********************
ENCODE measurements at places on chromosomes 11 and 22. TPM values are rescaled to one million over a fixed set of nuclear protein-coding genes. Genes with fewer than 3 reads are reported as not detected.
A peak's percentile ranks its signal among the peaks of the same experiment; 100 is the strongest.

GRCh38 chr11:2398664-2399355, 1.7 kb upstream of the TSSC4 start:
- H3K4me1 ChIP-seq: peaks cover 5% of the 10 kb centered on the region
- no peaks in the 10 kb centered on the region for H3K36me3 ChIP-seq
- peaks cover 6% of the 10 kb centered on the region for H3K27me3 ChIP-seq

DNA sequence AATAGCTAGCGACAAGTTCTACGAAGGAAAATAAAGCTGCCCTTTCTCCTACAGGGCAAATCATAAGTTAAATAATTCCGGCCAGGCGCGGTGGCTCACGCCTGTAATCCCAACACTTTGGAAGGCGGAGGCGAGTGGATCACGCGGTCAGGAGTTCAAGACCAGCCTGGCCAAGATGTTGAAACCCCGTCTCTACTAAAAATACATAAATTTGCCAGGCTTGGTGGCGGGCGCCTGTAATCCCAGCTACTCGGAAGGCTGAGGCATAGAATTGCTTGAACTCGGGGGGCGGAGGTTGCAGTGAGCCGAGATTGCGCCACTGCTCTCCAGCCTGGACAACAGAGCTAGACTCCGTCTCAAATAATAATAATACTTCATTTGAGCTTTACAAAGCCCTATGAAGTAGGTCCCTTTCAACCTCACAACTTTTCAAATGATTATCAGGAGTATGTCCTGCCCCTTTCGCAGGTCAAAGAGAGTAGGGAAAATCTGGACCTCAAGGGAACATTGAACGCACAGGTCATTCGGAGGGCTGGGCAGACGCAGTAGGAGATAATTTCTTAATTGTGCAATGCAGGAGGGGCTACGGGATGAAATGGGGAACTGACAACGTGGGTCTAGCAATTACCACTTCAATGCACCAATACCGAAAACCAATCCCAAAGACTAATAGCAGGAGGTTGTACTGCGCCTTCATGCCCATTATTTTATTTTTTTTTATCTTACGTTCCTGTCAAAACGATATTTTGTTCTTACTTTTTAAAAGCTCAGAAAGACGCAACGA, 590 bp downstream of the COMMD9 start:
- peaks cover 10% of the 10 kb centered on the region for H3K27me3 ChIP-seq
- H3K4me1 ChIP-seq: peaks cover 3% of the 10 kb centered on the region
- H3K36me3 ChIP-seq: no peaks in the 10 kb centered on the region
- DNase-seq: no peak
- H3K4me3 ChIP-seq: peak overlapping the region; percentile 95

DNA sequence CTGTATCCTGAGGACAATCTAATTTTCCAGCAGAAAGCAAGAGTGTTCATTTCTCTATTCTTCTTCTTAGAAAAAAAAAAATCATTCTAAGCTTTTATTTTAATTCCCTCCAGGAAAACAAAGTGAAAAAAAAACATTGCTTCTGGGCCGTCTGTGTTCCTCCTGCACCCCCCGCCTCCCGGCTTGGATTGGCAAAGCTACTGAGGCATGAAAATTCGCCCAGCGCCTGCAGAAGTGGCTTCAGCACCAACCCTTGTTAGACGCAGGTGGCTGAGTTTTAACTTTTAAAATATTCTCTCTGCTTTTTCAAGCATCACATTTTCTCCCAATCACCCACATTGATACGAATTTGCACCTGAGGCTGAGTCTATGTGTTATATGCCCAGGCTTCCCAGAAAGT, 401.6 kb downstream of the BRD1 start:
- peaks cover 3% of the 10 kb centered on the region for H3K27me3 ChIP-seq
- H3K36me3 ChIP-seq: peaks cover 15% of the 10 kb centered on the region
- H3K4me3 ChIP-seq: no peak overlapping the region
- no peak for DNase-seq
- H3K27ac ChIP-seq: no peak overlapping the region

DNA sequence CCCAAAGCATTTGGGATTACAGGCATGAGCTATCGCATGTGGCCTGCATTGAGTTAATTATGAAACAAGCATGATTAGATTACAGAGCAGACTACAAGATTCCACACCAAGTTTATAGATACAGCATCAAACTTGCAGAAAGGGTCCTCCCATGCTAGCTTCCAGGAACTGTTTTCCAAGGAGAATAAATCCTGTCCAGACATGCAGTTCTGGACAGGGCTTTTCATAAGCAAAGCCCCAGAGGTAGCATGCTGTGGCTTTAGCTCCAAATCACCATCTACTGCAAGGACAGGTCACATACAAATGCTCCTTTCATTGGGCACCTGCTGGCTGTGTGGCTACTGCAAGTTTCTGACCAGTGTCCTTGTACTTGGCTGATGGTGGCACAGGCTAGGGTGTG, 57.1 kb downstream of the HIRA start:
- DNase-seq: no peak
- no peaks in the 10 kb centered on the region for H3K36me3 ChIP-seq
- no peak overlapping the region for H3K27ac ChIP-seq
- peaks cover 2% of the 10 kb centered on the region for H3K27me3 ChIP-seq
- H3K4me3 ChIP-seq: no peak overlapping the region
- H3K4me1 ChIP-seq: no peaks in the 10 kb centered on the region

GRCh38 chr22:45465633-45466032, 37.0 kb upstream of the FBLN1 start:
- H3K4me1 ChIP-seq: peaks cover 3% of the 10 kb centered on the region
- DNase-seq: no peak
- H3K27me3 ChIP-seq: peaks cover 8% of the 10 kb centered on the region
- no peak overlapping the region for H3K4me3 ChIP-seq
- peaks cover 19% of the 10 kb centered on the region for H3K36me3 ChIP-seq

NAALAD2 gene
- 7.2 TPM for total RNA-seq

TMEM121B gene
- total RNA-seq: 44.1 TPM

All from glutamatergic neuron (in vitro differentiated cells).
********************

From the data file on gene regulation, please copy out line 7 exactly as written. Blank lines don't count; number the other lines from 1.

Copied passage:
DNA sequence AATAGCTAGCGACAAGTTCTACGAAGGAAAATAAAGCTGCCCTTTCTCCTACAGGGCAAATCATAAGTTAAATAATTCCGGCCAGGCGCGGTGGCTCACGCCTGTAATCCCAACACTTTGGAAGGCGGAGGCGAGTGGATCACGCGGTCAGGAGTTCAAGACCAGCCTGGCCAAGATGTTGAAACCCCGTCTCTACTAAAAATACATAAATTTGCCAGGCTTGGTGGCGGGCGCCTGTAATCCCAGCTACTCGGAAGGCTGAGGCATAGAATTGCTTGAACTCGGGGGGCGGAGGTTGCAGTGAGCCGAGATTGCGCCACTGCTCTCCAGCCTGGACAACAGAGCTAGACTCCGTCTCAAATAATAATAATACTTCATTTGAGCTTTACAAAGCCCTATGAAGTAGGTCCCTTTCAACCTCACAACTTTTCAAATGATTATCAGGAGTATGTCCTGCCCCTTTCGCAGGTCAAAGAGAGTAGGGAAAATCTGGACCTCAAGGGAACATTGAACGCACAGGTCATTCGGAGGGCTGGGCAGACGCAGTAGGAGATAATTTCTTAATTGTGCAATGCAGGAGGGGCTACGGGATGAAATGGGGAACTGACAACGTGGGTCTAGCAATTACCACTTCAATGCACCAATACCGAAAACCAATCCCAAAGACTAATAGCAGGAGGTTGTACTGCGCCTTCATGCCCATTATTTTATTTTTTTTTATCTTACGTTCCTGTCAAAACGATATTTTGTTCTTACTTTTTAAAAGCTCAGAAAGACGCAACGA, 590 bp downstream of the COMMD9 start: